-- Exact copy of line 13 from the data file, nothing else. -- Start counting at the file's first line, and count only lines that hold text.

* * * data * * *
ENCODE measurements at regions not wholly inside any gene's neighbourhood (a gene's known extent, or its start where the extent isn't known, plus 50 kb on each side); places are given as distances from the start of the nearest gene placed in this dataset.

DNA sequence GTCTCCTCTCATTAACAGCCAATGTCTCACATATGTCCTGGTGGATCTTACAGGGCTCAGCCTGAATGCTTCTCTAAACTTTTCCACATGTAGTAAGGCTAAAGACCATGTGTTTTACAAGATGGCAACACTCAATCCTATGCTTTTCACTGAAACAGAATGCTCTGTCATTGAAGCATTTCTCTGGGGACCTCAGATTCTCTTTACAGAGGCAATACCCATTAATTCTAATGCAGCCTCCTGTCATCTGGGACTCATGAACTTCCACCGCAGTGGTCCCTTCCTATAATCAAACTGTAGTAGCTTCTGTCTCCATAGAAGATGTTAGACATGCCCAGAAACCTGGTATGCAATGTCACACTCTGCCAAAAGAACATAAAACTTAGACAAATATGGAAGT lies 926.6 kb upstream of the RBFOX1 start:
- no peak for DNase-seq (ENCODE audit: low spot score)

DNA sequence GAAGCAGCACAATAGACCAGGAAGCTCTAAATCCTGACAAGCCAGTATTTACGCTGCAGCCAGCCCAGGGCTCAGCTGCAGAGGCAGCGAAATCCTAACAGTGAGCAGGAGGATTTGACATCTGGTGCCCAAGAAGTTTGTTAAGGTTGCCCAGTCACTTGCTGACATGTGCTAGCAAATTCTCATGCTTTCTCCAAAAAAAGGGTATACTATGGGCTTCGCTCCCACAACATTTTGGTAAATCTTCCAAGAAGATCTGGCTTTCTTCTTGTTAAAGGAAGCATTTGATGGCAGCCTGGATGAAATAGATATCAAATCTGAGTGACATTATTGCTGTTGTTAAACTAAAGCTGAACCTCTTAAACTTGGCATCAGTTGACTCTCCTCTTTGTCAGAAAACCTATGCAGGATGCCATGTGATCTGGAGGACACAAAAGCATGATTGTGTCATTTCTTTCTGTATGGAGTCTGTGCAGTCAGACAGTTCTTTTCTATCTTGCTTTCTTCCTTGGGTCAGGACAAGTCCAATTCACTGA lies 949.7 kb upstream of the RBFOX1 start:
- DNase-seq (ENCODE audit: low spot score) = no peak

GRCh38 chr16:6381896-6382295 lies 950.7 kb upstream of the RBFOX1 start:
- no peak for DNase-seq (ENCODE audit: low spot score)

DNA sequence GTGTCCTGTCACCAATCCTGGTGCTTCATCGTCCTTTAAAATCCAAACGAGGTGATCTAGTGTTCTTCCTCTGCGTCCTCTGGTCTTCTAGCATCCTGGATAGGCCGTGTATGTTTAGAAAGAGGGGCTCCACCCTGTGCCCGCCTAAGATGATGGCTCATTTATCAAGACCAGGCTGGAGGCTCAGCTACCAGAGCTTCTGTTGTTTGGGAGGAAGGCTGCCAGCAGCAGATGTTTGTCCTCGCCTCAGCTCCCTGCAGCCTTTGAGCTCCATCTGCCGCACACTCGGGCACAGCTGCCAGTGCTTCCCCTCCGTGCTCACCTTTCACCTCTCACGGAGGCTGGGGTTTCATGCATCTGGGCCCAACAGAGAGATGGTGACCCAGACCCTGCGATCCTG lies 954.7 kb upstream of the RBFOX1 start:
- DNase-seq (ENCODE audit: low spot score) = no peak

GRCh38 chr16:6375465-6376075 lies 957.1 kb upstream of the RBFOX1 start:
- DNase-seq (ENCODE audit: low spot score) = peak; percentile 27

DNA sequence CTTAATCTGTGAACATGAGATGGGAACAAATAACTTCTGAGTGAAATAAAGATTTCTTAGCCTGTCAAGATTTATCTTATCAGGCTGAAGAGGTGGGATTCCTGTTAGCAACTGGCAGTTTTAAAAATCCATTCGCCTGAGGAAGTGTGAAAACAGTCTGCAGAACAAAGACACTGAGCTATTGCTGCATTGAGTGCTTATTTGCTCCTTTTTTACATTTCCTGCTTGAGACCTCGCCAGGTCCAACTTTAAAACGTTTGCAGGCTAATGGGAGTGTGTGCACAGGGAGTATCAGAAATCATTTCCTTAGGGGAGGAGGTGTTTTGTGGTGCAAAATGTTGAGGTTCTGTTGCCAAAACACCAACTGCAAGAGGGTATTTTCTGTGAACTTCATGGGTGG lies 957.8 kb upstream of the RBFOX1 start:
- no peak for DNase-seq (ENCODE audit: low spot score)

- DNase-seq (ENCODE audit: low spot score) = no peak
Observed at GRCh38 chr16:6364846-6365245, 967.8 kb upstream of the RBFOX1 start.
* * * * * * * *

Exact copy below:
- no peak for DNase-seq (ENCODE audit: low spot score)